Browse Prior Art Database

Resource Directory for Network Communication

IP.com Disclosure Number: IPCOM000035713D
Original Publication Date: 1989-Aug-01
Included in the Prior Art Database: 2005-Jan-28
Document File: 5 page(s) / 54K

Publishing Venue

IBM

Related People

Ferro, MT: AUTHOR [+3]

Abstract

Disclosed is a resource directory which allows a network application program (NAP) to refer to its communication partner by a symbolic name. The NAP relies upon the underlying operating system and networking software to translate the symbolic name into specific network addressing and security parameters. The translation occurs at conversation start-up time and can be transparent to the NAP. The translation process as implemented in VM/SP is illustrated in the figure.

This text was extracted from a PDF file.
At least one non-text object (such as an image or picture) has been suppressed.
This is the abbreviated version, containing approximately 37% of the total text.

Page 1 of 5

Resource Directory for Network Communication

Disclosed is a resource directory which allows a network application program (NAP) to refer to its communication partner by a symbolic name. The NAP relies upon the underlying operating system and networking software to translate the symbolic name into specific network addressing and security parameters. The translation occurs at conversation start-up time and can be transparent to the NAP. The translation process as implemented in VM/SP is illustrated in the figure.

The computer user sees the resource directory to be a set of system-wide resource definitions supplemented by the user's additions. This makes it possible to override any or all of the definitions supplied by the system administrator. Each definition maps a symbolic name to a set of parameters which describes the name and location of the resource. The directory can also provide authentication tokens (needed to access the remote resource) as part of the symbolic name translation process.

The resource directory implements the following facilities, each of which is described in this article: A facility that allows the directory lookup service to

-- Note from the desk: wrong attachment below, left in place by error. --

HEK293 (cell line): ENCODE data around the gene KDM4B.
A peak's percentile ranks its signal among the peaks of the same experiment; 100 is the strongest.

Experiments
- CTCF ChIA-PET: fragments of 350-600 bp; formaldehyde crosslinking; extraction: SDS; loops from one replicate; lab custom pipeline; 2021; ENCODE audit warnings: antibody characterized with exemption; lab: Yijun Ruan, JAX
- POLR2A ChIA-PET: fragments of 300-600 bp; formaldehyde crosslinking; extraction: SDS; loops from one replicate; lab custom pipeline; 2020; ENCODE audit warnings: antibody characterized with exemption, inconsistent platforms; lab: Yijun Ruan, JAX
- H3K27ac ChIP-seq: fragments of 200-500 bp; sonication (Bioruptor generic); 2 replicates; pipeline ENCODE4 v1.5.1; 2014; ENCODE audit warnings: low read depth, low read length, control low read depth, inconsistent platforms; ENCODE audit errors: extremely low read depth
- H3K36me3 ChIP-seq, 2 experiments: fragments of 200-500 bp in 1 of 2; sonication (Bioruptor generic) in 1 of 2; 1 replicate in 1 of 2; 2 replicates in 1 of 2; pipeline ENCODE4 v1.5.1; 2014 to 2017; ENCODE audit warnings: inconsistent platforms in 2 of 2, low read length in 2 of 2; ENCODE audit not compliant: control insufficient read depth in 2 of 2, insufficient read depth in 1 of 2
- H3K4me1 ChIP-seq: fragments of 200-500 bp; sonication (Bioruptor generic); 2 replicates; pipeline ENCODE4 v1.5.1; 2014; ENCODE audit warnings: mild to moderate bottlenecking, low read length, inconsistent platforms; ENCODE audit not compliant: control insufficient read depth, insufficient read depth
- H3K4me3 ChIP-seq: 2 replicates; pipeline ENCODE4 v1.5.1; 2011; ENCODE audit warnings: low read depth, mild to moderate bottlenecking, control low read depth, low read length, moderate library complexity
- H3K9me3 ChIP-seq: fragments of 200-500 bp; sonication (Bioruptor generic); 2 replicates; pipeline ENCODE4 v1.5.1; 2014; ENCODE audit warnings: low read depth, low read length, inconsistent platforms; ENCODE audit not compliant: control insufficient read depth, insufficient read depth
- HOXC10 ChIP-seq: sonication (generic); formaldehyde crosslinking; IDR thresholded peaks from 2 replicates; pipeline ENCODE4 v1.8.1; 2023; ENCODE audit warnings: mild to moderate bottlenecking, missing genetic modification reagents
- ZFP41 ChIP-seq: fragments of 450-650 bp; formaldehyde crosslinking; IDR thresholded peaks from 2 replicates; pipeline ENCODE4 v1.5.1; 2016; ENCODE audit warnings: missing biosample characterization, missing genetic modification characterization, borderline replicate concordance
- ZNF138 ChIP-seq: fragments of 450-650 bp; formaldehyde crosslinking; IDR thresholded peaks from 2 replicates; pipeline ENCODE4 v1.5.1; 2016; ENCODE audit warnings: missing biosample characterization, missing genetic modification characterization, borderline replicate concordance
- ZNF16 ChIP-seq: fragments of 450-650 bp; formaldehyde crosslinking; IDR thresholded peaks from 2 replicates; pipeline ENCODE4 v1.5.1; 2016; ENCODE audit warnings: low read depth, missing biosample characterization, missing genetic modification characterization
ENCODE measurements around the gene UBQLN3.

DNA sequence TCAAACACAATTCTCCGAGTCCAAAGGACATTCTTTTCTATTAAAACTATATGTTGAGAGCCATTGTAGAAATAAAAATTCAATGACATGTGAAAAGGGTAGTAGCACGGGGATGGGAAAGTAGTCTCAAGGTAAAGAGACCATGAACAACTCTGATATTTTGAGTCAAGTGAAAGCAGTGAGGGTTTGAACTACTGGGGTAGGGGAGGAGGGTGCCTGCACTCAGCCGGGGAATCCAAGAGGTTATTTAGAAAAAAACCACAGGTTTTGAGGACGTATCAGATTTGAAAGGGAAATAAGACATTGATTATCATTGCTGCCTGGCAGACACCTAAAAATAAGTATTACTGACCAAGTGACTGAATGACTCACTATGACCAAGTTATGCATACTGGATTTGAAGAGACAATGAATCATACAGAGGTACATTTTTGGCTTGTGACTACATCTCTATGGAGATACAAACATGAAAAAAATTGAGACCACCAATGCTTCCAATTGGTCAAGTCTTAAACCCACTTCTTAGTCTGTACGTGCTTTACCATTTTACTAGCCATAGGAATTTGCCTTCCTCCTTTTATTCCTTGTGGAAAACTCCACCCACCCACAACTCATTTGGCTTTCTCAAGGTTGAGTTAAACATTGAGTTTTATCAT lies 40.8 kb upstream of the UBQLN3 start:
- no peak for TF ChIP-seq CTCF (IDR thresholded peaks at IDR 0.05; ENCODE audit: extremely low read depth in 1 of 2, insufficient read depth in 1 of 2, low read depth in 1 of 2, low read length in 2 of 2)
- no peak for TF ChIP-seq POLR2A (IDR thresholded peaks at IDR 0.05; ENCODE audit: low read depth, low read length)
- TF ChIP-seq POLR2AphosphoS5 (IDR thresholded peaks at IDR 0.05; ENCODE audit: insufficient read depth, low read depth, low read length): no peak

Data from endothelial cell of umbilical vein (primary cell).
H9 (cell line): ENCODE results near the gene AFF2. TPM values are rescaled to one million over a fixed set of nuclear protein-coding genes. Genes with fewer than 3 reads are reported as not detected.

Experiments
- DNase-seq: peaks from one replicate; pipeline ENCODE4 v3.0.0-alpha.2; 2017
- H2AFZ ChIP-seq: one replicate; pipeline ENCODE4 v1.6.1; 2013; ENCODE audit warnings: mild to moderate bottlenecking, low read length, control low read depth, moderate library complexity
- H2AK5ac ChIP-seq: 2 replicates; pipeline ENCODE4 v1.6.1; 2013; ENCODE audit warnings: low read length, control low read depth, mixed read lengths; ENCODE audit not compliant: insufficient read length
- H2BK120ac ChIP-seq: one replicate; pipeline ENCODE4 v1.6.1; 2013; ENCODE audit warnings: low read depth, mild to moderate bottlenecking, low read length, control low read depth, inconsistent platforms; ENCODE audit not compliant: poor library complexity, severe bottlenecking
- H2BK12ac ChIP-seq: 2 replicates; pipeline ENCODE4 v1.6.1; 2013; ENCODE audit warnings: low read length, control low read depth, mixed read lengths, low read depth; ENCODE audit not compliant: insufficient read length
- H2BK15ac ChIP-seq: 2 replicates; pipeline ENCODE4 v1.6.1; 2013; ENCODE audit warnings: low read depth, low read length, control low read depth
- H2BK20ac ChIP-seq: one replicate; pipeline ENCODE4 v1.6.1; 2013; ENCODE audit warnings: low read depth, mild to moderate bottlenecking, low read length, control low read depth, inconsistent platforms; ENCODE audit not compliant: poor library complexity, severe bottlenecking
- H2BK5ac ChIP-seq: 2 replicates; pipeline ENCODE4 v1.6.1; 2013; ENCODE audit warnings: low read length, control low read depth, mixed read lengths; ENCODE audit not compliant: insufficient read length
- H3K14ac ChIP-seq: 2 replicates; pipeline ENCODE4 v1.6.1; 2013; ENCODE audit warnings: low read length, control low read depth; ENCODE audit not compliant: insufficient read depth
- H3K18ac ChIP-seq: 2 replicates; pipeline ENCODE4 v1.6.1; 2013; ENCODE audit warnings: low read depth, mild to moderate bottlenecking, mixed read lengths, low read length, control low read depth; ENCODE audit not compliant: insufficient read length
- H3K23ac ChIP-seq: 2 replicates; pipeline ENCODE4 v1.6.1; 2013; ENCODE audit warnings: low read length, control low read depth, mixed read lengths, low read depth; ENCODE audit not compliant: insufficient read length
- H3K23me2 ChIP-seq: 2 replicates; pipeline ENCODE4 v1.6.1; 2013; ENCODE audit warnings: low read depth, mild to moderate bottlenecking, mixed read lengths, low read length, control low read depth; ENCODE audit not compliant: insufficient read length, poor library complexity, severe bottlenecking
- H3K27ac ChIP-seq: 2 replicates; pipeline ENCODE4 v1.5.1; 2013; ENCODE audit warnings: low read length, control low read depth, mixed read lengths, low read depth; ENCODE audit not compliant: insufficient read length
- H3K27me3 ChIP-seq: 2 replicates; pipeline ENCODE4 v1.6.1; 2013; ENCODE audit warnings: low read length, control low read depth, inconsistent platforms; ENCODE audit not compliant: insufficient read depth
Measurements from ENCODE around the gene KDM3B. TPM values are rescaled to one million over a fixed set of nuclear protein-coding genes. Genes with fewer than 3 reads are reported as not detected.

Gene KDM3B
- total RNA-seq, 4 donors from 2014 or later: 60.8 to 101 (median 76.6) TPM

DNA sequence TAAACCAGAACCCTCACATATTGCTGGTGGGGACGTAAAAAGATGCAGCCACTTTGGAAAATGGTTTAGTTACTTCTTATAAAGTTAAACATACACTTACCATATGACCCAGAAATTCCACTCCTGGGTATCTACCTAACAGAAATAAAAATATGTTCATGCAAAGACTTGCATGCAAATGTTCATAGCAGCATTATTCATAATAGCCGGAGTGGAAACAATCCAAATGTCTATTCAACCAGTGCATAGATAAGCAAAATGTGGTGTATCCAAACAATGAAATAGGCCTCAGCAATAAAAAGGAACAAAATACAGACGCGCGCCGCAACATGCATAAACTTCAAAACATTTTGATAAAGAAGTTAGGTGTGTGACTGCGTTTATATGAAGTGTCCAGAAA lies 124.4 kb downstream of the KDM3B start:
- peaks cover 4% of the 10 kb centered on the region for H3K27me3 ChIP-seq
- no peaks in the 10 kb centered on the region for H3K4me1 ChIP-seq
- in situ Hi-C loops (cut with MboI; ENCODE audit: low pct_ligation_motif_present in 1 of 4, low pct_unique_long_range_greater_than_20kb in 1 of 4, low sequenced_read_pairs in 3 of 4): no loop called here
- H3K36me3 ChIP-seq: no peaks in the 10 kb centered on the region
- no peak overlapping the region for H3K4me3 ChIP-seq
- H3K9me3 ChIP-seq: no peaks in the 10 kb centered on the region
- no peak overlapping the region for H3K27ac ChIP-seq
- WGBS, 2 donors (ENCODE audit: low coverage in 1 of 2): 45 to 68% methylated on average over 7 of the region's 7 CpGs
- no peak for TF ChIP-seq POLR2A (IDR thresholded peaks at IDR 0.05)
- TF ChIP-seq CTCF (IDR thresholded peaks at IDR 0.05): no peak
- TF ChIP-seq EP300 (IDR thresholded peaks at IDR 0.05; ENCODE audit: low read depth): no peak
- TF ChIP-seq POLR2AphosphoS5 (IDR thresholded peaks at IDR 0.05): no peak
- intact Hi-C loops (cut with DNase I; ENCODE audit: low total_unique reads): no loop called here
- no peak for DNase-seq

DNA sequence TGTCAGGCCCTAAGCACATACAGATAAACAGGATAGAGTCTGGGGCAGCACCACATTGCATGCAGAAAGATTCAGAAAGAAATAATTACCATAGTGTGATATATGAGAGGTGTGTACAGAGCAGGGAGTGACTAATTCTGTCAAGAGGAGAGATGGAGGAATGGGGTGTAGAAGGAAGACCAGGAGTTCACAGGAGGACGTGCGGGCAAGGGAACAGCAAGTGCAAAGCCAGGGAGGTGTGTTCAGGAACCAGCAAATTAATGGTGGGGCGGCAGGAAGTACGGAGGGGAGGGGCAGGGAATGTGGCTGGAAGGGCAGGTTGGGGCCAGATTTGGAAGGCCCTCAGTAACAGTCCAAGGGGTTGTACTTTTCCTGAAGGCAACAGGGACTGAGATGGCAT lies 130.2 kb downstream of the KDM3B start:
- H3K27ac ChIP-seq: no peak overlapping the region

be implicitly invoked each time a conversation is

started;

A facility for explicitly querying the directory to

resolve a specific symbolic name;

User commands to set and query the operational state of

the directory;

A facility for maintaining the data base that maps

symbolic names to real addressing information;

Two implementation models: one that emphasizes

resolution speed, and one that allows for automatic

detection of changes to the directory data base.

Finally, the directory allows both existing and new applications to operate without a directory if they choose to do so, and applications written before the directory may take advantage of the directory without changing their code.

The directory data base is considered to be partitioned into two domains of control, the user level and the system level. When a name needs to be resolved, the user level is searched first. If the name is not found there, then the system level is searched.

The translation data bases for the two directory levels are stored in disk files. Typically, each user supplies his own user-level mapping file, and the system administrator supplies the system-level file. The system-level file is shared among all users.

The names of the mapping files are provided to the operating system through a user command. The names installed via this command are part of the user's environment. Each user is free to choose the names of his user-level and

1

Page 2 of 5

system-level mapping files. By convention, a user typically chooses his system- level file to be the shareable one provided by the system administrator.

Two operational models for the directory are available. In the static model, a user command loads the data base completely into storage, and name resolution takes place against the memory image. Changes in the disk fil...